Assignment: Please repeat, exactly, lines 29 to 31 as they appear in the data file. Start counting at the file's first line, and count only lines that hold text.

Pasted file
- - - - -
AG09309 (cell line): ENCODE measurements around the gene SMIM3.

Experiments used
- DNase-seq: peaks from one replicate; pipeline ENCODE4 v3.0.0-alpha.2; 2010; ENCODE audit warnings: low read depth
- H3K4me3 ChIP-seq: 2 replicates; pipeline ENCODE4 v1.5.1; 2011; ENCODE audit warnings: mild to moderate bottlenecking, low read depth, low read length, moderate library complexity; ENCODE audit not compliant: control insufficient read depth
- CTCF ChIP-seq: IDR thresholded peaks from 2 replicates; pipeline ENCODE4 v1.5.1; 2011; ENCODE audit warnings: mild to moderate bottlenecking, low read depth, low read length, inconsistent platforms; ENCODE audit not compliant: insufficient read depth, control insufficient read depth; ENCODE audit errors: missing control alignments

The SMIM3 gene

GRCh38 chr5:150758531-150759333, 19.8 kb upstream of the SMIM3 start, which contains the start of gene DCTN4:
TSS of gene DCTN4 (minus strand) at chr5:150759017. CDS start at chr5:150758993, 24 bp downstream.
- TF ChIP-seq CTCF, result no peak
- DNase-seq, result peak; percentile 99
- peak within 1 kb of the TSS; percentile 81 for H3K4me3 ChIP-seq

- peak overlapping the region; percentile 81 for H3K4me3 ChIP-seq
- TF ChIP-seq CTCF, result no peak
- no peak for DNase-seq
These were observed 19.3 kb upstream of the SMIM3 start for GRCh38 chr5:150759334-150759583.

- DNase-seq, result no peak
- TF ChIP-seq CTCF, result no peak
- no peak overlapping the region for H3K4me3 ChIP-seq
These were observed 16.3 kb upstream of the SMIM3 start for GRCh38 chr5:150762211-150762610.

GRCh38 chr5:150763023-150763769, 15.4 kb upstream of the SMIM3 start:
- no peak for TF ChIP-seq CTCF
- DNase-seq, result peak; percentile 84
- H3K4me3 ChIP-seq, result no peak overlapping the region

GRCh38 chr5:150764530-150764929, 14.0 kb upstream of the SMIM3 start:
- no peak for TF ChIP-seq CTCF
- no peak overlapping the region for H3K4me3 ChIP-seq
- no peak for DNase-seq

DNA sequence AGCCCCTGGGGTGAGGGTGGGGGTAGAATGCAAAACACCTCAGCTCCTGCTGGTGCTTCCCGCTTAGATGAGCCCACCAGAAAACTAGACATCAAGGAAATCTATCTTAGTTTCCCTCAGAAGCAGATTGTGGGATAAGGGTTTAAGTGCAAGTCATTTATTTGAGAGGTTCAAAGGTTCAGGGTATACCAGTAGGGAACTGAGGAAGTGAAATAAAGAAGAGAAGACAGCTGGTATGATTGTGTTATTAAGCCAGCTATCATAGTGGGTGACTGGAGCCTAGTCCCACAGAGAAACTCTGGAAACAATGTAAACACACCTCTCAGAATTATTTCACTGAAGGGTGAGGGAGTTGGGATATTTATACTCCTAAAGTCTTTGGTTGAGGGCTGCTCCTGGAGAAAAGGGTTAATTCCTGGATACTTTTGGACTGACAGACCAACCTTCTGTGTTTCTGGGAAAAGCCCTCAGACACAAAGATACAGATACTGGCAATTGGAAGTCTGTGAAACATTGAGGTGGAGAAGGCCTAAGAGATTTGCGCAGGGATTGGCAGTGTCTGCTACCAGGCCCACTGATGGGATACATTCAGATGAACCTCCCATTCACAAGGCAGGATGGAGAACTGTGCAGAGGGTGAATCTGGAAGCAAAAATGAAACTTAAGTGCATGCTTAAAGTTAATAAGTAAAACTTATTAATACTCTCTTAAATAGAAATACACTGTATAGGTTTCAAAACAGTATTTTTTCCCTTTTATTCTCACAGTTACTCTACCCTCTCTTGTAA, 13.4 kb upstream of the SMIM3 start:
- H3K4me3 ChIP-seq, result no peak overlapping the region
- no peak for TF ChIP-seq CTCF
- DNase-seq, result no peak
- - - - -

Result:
- H3K4me3 ChIP-seq, result no peak overlapping the region
- no peak for TF ChIP-seq CTCF
- DNase-seq, result no peak